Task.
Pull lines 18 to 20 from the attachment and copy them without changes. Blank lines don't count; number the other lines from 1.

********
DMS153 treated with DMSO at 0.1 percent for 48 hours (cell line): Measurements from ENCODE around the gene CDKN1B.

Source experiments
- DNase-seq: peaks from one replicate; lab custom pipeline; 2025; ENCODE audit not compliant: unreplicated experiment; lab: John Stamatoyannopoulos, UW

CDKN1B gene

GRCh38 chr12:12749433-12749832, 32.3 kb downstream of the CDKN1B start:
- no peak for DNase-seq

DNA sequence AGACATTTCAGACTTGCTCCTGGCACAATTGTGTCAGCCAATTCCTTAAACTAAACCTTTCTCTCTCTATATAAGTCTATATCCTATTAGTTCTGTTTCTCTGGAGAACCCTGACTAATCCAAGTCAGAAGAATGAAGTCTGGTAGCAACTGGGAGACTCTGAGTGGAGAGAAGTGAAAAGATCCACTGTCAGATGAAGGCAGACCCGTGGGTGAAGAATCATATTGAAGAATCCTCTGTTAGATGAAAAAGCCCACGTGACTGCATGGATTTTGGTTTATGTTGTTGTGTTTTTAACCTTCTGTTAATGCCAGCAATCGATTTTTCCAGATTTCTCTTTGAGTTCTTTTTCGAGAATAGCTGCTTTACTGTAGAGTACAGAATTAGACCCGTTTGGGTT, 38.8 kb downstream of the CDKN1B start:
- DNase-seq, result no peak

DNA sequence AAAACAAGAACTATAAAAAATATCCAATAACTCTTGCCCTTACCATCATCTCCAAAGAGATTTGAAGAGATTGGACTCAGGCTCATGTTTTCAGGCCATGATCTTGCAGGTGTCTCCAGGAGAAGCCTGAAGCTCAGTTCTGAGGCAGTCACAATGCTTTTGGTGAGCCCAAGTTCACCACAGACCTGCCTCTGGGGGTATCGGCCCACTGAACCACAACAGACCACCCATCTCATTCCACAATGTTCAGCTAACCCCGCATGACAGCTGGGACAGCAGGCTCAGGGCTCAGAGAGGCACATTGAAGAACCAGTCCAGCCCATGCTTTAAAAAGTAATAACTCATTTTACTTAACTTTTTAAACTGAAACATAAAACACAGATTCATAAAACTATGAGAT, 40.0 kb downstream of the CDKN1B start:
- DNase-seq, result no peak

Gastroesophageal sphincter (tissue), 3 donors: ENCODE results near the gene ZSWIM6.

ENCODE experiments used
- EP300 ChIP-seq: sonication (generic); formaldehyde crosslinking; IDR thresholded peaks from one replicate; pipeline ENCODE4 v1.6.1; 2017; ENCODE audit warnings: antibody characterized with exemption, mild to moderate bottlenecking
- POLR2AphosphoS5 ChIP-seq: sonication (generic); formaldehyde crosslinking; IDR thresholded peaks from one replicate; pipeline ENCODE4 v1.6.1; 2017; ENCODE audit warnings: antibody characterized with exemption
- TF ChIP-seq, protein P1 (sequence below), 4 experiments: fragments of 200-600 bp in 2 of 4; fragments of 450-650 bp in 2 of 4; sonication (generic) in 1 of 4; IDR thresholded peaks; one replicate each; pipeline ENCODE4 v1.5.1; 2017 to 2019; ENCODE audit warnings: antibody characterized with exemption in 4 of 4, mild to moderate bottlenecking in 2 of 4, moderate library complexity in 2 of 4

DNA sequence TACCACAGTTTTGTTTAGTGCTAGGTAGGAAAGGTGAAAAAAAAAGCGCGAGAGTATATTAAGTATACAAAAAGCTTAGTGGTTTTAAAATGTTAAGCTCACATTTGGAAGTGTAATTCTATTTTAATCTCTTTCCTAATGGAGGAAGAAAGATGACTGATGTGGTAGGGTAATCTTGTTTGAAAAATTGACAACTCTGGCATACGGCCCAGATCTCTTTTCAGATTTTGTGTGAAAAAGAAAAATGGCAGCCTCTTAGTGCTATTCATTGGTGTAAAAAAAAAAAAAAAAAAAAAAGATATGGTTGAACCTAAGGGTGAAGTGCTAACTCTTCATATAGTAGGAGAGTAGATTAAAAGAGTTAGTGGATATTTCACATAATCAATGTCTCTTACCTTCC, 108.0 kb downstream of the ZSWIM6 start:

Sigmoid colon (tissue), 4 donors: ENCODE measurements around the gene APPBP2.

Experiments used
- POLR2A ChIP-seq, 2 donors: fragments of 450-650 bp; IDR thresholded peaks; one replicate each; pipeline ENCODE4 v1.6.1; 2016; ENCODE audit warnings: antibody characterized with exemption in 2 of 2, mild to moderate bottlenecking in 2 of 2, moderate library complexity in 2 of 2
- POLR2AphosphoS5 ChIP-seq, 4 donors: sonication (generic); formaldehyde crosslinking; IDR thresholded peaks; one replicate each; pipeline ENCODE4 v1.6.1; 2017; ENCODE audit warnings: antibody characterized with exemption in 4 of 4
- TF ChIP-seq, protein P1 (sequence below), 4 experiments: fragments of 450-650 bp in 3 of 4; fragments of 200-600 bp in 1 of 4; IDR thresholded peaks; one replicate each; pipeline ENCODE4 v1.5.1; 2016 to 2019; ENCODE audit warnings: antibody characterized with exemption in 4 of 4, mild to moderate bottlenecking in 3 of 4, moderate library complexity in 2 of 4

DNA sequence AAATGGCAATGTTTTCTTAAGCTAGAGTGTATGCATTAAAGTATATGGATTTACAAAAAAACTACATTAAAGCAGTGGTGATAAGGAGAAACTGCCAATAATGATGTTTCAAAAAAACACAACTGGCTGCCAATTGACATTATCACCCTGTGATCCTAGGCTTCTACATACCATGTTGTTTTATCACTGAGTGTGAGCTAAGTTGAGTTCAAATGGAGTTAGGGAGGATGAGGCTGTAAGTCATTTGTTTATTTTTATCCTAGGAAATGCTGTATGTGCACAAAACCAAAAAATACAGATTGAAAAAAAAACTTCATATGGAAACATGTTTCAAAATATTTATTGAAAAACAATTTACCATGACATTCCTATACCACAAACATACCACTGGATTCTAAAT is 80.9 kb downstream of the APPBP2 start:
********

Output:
Experiments used
- POLR2A ChIP-seq, 2 donors: fragments of 450-650 bp; IDR thresholded peaks; one replicate each; pipeline ENCODE4 v1.6.1; 2016; ENCODE audit warnings: antibody characterized with exemption in 2 of 2, mild to moderate bottlenecking in 2 of 2, moderate library complexity in 2 of 2
- POLR2AphosphoS5 ChIP-seq, 4 donors: sonication (generic); formaldehyde crosslinking; IDR thresholded peaks; one replicate each; pipeline ENCODE4 v1.6.1; 2017; ENCODE audit warnings: antibody characterized with exemption in 4 of 4